What I’d like for you all to do, the next time you’re in a farm/tack store check out the bulletin board and see if there are any farrier business cards that look like these, but not quite. Grab one and drop it in an envelope to:

HoofPrints Business Card Rant
13849 N 200 E
Alexandria, IN 46001

I will send you a little gift for your trouble. And don’t worry, I’m not planning an attack on the infringers to get my $236,040.00; I’d just like to send these folks a copy of our catalog to let them know that next time they need cards they can leave the design work to me.

Photo by Lou Stine, card is #BC38, more info here

Wanna read more?

  • Is this all I do? Post pictures and stories about life here on the farm? Nope! is my “real” job.
  • You can read more posts about horses here
  • For more fun on the farm, go here
  • Adventures in remodeling are here
  • Is the house haunted? There are some stories about that here
  • Laughable housekeeping advice is here


  1. Thanks for helping to spread the word about this, Gina. As a professional artist I know all too well how often this happens! In my industry, unauthorized use of an artist’s image is illegal and actionable. Though its a tedious process so most don’t pursue legal action. Very cool logo, btw! -Dina

    Liked by 1 person

  2. That is why you make my business cards, I am happy to pay for good service. I recently had to ask permission from 4 photographers for potential use of pics for a CA Trace flier. Of course they chose the one taken by an amateur who did it for fun. lol

    Liked by 1 person

  3. People with talent should be PAID for that talent the same as OTHER professional people who learned a trade or skill are paid. I’m not explaining that very well. You pay a Dr. or an attorney. You should pay a photographer or a business card designer as well. Do not steal their craft.

    Liked by 1 person

  4. This also happens to organizations! One of the equine rescue orgs that I have donated to now puts the copyright on any pictures she puts on her blog – other “rescue” orgs. have used & mis-used her pictures of various wild horses claiming ownership – AND pro-slaughter politicians have done the same!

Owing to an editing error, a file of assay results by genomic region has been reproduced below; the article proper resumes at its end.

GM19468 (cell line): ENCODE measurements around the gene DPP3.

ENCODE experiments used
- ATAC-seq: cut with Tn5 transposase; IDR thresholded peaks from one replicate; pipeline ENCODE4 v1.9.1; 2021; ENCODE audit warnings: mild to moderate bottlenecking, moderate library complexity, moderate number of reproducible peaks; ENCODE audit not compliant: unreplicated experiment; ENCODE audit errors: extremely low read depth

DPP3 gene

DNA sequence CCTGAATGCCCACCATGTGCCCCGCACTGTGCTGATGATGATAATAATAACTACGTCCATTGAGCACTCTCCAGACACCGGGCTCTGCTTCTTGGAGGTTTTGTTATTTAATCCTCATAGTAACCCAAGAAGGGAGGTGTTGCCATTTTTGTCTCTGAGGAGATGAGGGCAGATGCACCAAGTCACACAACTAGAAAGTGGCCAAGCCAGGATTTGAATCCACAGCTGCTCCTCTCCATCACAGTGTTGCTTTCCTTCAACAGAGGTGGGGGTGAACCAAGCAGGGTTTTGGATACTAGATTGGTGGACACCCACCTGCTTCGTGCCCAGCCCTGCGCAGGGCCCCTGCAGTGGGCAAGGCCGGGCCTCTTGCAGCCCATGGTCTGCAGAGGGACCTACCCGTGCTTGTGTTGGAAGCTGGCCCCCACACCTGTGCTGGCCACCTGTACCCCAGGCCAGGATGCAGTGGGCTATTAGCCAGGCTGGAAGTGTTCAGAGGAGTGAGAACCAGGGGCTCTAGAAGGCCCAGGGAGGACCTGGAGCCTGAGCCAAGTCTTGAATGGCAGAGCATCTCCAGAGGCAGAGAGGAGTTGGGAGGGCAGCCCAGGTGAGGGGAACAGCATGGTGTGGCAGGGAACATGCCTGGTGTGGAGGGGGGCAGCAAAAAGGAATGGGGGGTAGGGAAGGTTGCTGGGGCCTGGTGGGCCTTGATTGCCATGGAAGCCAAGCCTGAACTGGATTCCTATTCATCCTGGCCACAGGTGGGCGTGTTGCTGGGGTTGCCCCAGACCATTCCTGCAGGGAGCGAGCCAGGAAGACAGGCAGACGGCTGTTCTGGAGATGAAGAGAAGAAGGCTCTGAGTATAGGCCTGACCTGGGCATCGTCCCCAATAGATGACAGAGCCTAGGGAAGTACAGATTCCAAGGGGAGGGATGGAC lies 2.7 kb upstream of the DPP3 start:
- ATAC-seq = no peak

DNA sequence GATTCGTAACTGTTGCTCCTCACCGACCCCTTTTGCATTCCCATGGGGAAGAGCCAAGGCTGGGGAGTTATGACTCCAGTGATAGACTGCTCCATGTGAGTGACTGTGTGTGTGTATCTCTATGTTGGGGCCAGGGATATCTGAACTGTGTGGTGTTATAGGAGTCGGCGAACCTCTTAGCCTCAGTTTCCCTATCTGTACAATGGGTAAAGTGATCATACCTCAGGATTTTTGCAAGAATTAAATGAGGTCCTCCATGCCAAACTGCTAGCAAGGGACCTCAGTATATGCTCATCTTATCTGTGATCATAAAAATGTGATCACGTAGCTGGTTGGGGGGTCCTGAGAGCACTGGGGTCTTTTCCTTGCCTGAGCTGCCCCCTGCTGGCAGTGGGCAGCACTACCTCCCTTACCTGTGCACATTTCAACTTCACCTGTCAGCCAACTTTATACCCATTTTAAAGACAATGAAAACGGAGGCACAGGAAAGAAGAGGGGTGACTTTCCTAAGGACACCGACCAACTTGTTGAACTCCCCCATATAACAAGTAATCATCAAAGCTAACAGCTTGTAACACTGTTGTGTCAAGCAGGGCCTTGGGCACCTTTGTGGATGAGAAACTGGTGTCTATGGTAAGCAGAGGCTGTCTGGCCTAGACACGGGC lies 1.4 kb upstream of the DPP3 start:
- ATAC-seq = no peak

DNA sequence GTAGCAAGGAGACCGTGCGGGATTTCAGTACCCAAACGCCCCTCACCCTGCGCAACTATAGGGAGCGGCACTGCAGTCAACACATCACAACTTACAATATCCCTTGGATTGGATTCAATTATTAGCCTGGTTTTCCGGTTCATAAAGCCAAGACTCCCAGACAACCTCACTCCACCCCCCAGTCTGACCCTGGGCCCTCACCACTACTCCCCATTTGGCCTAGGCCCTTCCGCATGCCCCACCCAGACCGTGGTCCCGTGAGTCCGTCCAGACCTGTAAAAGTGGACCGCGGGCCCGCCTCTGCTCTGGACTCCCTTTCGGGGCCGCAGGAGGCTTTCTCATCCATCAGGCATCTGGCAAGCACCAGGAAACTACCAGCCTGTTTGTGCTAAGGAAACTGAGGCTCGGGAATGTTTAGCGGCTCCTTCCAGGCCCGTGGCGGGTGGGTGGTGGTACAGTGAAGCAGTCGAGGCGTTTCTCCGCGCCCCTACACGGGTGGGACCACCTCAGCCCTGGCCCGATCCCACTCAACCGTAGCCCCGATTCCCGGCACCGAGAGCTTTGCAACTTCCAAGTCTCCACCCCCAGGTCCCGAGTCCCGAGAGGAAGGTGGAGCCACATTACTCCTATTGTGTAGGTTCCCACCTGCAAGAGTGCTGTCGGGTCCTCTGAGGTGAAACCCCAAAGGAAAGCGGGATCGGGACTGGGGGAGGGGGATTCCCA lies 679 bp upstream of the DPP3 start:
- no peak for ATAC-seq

I’m ashamed to admit I never thought about why – just like the people you spoke about. OF COURSE – you and others who do the actual work deserve the REAL credit! Good rant!

    Liked by 1 person

  5. I was listening to an intellectual property forum on our local radio station the other day. On tip for photographers and other visual artists to protect their work posted on the web was to post in very low resolution so that attempts to duplicate the work don’t look at that good — in addition to having a copyright watermark emblazoned across them. People just tend to think that if no one sees them taking an image it isn’t stealing. Or they’ve heard something about a “fair use” doctrine and think it’s only fair I get to use an image I like, after all, I’m only one person. That’s someone’s livelihood you’re using. I think in the last several decades we’ve gotten so used to inexpensive to us imported goods that we forget that less goods (including images) that we pay more for might be good for ourselves and our planet. “Less is more” to quote Mies van der Rohe. Oh look at that, I just appropriated someone else’s words/work!

    Liked by 1 person

  6. I’ll definitely be checking the bulletin boards around here! I too have a background in graphic arts design, technical writing, and online design. Few folks realize there are different rules for fonts used in print and online. Now that anyone can throw together a website I cringe often at the combinations of color, fonts and images people use together. More is not better!

    Liked by 1 person

    • Thank for the comment. Designing a website that is useful and not annoying is certainly a skill. Just because a person can make music play, and words twirl, and fancy fonts on a black background, does not mean that it is a good idea.

      Liked by 1 person

  7. this is exactly why I don’t put many of my paintings or photos online. And I used to love to see Sarah Andrews photos published for a horse rescue. Always stupendous.

    Liked by 2 people

  8. You’re right on with your comments about people infringing on artists’ and photographers’ works. That’s one reason why I don’t post much of mine, not that anyone would want to borrow/steal it.

    Liked by 1 person